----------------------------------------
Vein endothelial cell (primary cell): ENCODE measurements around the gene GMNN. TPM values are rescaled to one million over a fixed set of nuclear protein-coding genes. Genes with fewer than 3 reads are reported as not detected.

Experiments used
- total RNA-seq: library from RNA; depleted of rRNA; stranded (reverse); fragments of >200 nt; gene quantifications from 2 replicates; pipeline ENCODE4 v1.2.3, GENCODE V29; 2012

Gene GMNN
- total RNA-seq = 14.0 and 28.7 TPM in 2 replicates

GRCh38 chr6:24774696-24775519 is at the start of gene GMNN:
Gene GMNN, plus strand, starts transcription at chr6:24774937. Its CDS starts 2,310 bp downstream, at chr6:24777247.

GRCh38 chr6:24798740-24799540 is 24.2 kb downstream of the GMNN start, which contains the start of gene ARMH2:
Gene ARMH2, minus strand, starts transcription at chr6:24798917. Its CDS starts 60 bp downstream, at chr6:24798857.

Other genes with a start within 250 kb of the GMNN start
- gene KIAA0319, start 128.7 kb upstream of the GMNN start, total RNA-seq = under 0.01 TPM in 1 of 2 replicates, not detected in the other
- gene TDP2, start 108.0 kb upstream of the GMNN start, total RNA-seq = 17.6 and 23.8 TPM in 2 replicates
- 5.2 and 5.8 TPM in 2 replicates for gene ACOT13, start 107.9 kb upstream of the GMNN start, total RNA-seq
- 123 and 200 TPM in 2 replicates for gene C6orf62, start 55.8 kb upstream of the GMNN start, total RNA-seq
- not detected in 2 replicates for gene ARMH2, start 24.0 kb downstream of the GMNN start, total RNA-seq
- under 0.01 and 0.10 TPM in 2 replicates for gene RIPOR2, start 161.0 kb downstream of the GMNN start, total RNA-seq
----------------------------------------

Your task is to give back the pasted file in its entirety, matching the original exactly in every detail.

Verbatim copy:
Vein endothelial cell (primary cell): ENCODE measurements around the gene GMNN. TPM values are rescaled to one million over a fixed set of nuclear protein-coding genes. Genes with fewer than 3 reads are reported as not detected.

Experiments used
- total RNA-seq: library from RNA; depleted of rRNA; stranded (reverse); fragments of >200 nt; gene quantifications from 2 replicates; pipeline ENCODE4 v1.2.3, GENCODE V29; 2012

Gene GMNN
- total RNA-seq = 14.0 and 28.7 TPM in 2 replicates

GRCh38 chr6:24774696-24775519 is at the start of gene GMNN:
Gene GMNN, plus strand, starts transcription at chr6:24774937. Its CDS starts 2,310 bp downstream, at chr6:24777247.

GRCh38 chr6:24798740-24799540 is 24.2 kb downstream of the GMNN start, which contains the start of gene ARMH2:
Gene ARMH2, minus strand, starts transcription at chr6:24798917. Its CDS starts 60 bp downstream, at chr6:24798857.

Other genes with a start within 250 kb of the GMNN start
- gene KIAA0319, start 128.7 kb upstream of the GMNN start, total RNA-seq = under 0.01 TPM in 1 of 2 replicates, not detected in the other
- gene TDP2, start 108.0 kb upstream of the GMNN start, total RNA-seq = 17.6 and 23.8 TPM in 2 replicates
- 5.2 and 5.8 TPM in 2 replicates for gene ACOT13, start 107.9 kb upstream of the GMNN start, total RNA-seq
- 123 and 200 TPM in 2 replicates for gene C6orf62, start 55.8 kb upstream of the GMNN start, total RNA-seq
- not detected in 2 replicates for gene ARMH2, start 24.0 kb downstream of the GMNN start, total RNA-seq
- under 0.01 and 0.10 TPM in 2 replicates for gene RIPOR2, start 161.0 kb downstream of the GMNN start, total RNA-seq